Mayors: Yes, We Too

Oakland, Ca. Mayor Libby Schaaf.

Oakland, Ca. Mayor Libby Schaaf. (AP Photo/Eric Risberg)


Connecting state and local government leaders

“Those of us who are women who hold power … we have a responsibility to share our stories.”

WASHINGTON — It probably goes without saying, but mayors are powerful people. But even mayors, women who are at the top of their field—at the pinnacle of municipal power—have experienced bias, sexism, and yes, abuse. So now, they’re saying “we too.”

When mayors from across the country gathered in the nation’s capital last week for the United States Conference of Mayors annual winter meeting, four municipal leaders took the stage to reflect on their own experiences and to share the ways in which this movement has touched their personal and professional lives.

For Elizabeth Kautz, the mayor of Burnsville, Minnesota, the memory of opening her first business came to mind. She tried to apply for a loan but was told she couldn’t get one without first getting her husband to sign on the dotted line. She refused.

“I argued and was able to get a loan to open my business without my husband cosigning for it,” she triumphantly told the audience gathered.

Mayor Libby Schaaf of Oakland, California said that she is struck now, thinking back on three points in her career. During a conference session, she said he remembered professors that took advantage of their positions of power. She recalled inappropriate conversations and unwanted sexual advances that at the time made her “question her intellectual accomplishments.”

“I was told to my face that I would never make partner because I was going to quit to have babies,” Schaaf said of the time she became an attorney at a big law firm.

And, the mayor added, “when I did have babies later in my career, I was told it was irresponsible for me to run for office because it would make me a bad mother and I would regret it for the rest of my life.”

For Victoria Woodards, the recently elected mayor of Tacoma, Washington, this type of reflection is relatively new. Her invitation to appear as part of the #MeToo panel made her see some of experiences in a new light.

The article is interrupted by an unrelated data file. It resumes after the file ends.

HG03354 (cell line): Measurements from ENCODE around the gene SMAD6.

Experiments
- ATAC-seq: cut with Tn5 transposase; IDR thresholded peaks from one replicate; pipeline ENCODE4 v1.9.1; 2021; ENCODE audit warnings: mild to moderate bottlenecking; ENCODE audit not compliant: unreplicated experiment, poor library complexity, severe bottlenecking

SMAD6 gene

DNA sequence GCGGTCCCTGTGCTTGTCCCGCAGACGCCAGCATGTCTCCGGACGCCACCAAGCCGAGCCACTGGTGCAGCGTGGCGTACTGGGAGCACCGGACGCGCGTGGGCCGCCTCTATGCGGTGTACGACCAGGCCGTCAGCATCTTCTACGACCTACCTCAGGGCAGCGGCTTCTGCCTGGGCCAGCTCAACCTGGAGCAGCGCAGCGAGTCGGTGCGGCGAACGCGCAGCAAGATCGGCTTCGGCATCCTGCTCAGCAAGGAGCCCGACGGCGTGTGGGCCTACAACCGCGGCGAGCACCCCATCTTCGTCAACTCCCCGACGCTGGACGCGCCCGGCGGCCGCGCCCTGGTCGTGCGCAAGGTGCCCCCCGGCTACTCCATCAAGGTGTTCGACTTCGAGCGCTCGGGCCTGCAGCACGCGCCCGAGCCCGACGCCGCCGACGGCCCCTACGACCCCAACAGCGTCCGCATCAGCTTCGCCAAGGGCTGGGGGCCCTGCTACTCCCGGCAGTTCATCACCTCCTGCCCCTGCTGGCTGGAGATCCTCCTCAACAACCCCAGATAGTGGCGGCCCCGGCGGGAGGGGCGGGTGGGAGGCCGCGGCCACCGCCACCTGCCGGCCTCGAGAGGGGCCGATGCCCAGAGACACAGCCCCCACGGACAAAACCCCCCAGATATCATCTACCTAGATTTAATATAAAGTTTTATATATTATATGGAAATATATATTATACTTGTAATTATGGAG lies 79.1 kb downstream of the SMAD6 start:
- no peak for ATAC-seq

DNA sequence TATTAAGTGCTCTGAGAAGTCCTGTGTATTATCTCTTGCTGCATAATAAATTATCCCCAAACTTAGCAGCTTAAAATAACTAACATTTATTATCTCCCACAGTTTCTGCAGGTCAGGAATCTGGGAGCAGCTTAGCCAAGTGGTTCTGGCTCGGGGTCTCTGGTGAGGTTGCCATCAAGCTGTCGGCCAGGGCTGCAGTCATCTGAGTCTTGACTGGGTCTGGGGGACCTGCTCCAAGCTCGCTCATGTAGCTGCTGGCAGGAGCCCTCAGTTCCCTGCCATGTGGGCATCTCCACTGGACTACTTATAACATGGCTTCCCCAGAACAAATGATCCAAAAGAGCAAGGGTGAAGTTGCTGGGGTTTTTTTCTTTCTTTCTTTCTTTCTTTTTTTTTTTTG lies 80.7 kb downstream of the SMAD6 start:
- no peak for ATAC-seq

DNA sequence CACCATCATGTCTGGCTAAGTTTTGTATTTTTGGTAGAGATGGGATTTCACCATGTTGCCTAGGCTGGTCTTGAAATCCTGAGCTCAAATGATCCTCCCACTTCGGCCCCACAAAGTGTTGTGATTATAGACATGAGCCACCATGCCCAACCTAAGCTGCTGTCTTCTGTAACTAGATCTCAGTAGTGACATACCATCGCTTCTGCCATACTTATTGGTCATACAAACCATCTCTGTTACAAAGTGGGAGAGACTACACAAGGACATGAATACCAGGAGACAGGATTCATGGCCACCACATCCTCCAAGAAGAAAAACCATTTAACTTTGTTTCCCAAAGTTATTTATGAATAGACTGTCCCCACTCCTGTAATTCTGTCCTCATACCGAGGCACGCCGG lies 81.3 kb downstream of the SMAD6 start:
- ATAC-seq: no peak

“So often, as women, we try to act like the experience doesn’t happen to us.”

But, she said, “what happens to us is part of a culture.”

Woodard, who joined the military immediately after high school told the audience that the Me Too movement is making her reevaluate parts of that period of her life. She said that at the time, these sorts of issues were not what her fellow members of the military discussed because they were part of an “accepted culture.”

“How many of us have been in rooms where people say inappropriate things to us or we overhear something inappropriate said to someone else and we laugh it off because we don’t want to confront it?” asked Woodard.

“It makes me think about the responsibility I now have … to speak up when I hear it and when I see it and not just to brush it under the rug.”

But these women also acknowledged that speaking up isn’t easy. Schaaf admitted that talking about her experiences in public initially made her feel a embarrassed and uncomfortable.

Salt Lake City Mayor Jackie Biskupski, who made history when she became the first openly-gay person to be elected to a state office in Utah in 1998, told the audience: “I found it easier to come out as openly gay in the mid-’90s than I did coming out and letting it be known that I was a victim of rape in college.”

“Those parallel paths of owning my identity and my history really didn’t come to full fruition until this movement,” Biskupski said. “It’s because of this movement that I was empowered to speak on the steps of the capital and make it known that I am a survivor.”

That sentiment, that now is the time to speak up, was echoed by each of the mayors on the dais. And, these women emphasized that their status as mayors is part of what gives them an extra push to add their voices to the growing Me Too chorus.

Mayor Schaaf put it this way:

“Those of us who are women who hold power … we have a responsibility to share our stories even though it’s uncomfortable because we are in a place of power. We get believed, when so many women who have come before us have not had that privilege, of just being believed.”

Quinn Libson is a Staff Correspondent at Government Executive’s Route Fifty and is based in Washington, D.C.

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